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Out of curiosity, I measured the performance between static block and static method initializer. First, I implemented the above mentioned methods in two separate java classes, like so:

First:

class Dummy {
    static java.util.List<Integer> lista = new java.util.ArrayList<Integer>();
    static {
        for(int i=0; i < 1000000; ++i) {
            lista.add(new Integer(i));
        }
    }
}

public class First {
    public static void main(String[] args) { 
        long st = System.currentTimeMillis();
            Dummy d = new Dummy();
        long end = System.currentTimeMillis() - st;
        System.out.println(end);    
    }
}

Second:

class Muddy {
    static java.util.List<Integer> lista = new java.util.ArrayList<Integer>();
    public static void initList() {
        for(int i=0; i < 1000000; ++i) {
            lista.add(new Integer(i));
        }
    }
}

public class Second {
    public static void main(String[] args) { 
        long st = System.currentTimeMillis();
            Muddy.initList();
            Muddy m = new Muddy();
        long end = System.currentTimeMillis() - st;
        System.out.println(end);    
    }
}

Then I executed this little batch script to measure it 100 times and put the values in a file. batchFile.bat First Second dum.res.txt

After that, I wrote this piece of code to calculate mean value and standard deviation of Dummy's and Muddy's measured values.

This is the result that I've got:

First size: 100 Second size: 100
First       Sum: 132    Std. deviation: 13
Second      Sum: 112    Std. deviation: 9

And it is similar on my other machines...every time I test it.

Now I'm wondering, why is it so? I checked the bytecode and Second.class has one instruction more (call to static initList()) between calls to System.currentTimeMillis(). They both do the same thing, but why is the First one slower? I can't really reason it out just by looking at the bytecode, since this was my first time touching javap; I don't understand bytecode yet.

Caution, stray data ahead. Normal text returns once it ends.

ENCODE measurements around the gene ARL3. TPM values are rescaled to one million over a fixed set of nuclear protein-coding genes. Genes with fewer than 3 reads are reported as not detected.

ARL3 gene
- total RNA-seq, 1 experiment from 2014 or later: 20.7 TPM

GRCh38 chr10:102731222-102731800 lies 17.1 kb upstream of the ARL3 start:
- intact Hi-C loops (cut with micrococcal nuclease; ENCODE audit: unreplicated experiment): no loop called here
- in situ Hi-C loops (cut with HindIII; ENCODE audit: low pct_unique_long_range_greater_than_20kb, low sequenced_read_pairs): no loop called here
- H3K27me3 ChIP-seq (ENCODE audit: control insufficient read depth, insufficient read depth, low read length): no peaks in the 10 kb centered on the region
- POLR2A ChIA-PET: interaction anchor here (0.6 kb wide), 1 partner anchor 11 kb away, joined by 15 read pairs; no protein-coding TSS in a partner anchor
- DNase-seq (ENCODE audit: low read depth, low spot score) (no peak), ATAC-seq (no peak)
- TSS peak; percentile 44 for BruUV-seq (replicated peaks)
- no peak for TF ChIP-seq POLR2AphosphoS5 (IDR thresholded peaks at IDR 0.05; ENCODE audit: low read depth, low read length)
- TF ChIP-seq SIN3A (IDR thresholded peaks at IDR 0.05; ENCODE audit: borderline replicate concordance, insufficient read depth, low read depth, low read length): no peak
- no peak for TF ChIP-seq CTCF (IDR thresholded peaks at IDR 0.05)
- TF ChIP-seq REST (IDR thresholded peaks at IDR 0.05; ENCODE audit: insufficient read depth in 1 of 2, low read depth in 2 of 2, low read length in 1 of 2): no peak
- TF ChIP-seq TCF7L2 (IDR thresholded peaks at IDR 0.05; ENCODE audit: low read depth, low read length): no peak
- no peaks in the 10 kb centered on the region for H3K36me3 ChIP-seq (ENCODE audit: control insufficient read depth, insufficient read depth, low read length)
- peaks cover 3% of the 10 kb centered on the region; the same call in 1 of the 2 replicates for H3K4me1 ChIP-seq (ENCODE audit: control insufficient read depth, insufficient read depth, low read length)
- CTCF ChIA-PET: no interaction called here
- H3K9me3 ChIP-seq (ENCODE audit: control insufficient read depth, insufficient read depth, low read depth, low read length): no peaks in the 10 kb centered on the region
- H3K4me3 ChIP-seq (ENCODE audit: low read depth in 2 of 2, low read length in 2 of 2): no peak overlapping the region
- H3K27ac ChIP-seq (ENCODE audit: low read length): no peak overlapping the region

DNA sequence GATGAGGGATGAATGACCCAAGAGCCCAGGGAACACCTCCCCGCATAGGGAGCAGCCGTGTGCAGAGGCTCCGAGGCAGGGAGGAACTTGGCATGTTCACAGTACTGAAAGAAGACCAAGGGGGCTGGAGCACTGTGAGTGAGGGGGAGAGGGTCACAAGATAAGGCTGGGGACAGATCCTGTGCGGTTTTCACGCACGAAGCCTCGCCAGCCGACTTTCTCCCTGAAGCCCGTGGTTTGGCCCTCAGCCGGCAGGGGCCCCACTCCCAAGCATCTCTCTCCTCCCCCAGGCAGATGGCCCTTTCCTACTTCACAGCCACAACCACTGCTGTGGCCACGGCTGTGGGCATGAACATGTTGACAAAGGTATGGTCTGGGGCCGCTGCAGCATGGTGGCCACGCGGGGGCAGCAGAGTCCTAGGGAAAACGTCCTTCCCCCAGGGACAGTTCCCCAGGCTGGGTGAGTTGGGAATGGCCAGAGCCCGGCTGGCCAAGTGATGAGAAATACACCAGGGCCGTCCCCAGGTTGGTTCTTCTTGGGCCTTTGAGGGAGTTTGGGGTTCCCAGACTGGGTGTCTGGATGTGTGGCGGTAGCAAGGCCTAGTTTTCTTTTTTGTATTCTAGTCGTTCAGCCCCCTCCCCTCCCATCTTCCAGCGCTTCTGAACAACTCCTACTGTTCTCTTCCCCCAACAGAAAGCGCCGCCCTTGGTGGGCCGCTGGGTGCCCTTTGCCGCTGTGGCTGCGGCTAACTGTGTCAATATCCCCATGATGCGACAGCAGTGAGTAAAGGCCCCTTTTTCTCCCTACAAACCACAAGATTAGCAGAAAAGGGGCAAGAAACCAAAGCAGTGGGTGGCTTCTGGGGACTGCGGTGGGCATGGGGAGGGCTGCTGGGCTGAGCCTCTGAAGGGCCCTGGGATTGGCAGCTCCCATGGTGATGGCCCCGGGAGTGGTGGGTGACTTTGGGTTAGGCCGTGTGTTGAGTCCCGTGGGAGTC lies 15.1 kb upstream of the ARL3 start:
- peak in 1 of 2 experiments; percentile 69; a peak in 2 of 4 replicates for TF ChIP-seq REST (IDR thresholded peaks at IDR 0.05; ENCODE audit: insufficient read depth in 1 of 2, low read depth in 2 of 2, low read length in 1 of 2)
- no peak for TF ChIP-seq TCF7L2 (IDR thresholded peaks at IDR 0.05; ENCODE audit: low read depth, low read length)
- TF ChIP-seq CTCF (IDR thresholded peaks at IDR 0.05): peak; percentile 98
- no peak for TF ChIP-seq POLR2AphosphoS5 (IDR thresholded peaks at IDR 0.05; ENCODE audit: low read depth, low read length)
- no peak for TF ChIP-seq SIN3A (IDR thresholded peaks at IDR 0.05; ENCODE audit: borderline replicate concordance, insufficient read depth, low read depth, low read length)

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Try reversing First and Second in your call to the batch script and see what the results are :) –  antlersoft Nov 18 '11 at 22:06
    
The number of instructions has nothing to do with how long those instructions take (telling you to drive across town versus across the country - well, unless you live in Lichenstein or something). Are they the exact same instructions? I rather doubt that. On a side note, I'd be hesitant to use your second version, even if it is faster - it relies on making that initList() call, something I'd never count on. –  Clockwork-Muse Nov 18 '11 at 22:07
    
@antlersoft It returns the same results. Already tested it. –  Mechkov Nov 18 '11 at 22:12
    
@antlersoft I'm aware of it. But that's because of the way I read the output file. –  iccthedral Nov 18 '11 at 22:16
    
@X-Zero I think they are. But, you're right about the second one. I wouldn't use it for such purpose too. –  iccthedral Nov 18 '11 at 22:20

2 Answers 2

up vote 2 down vote accepted

I think that the reason why the static block version is slower than the static method version could be due to the different JIT optimization that they get ...

See this interesting article for more interesting information : Java Secret: Are static blocks interpreted?

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Here's my guess as to the reason for this:

The initialization you are doing is creating enough objects that it is causing one or more garbage collections.

When the initialization is called from the static block, it is done during the class initialization rather than during simple method execution. During class initialization, the garbage detector may have a little more work to do (because the execution stack is longer, for example) than during simple method execution, even though the contents of the heap are almost the same.

To test this, you could try adding -Xms200m or something to your java commands; this should eliminate the need to garbage collect during the initialization you are doing.

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